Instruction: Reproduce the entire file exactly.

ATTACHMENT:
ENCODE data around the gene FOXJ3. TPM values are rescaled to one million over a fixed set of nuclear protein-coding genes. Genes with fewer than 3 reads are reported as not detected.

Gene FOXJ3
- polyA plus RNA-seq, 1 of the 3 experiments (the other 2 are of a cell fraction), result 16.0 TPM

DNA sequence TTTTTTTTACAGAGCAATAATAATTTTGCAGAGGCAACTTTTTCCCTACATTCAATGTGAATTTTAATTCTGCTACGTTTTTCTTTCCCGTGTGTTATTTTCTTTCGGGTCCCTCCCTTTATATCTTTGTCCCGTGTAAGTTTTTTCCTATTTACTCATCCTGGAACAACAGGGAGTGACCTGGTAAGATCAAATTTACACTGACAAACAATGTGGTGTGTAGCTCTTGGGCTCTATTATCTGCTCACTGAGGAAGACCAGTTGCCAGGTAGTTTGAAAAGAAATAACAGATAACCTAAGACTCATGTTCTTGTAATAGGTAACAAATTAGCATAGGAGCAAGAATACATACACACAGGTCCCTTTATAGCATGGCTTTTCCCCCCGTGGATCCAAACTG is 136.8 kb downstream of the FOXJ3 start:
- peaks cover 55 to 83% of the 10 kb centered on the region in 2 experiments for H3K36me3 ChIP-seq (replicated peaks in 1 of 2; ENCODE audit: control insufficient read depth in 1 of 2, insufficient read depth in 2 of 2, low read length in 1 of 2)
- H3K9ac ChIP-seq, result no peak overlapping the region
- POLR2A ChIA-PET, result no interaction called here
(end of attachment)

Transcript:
ENCODE data around the gene FOXJ3. TPM values are rescaled to one million over a fixed set of nuclear protein-coding genes. Genes with fewer than 3 reads are reported as not detected.

Gene FOXJ3
- polyA plus RNA-seq, 1 of the 3 experiments (the other 2 are of a cell fraction), result 16.0 TPM

DNA sequence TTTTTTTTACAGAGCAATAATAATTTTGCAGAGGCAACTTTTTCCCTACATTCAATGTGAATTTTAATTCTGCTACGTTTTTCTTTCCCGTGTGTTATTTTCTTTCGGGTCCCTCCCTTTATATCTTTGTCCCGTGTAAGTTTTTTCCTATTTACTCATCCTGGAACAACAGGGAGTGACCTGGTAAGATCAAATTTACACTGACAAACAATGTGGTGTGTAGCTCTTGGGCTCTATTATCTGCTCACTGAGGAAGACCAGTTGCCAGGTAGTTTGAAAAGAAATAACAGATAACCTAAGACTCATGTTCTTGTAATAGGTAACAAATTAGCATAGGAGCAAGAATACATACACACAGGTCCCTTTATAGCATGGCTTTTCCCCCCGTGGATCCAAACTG is 136.8 kb downstream of the FOXJ3 start:
- peaks cover 55 to 83% of the 10 kb centered on the region in 2 experiments for H3K36me3 ChIP-seq (replicated peaks in 1 of 2; ENCODE audit: control insufficient read depth in 1 of 2, insufficient read depth in 2 of 2, low read length in 1 of 2)
- H3K9ac ChIP-seq, result no peak overlapping the region
- POLR2A ChIA-PET, result no interaction called here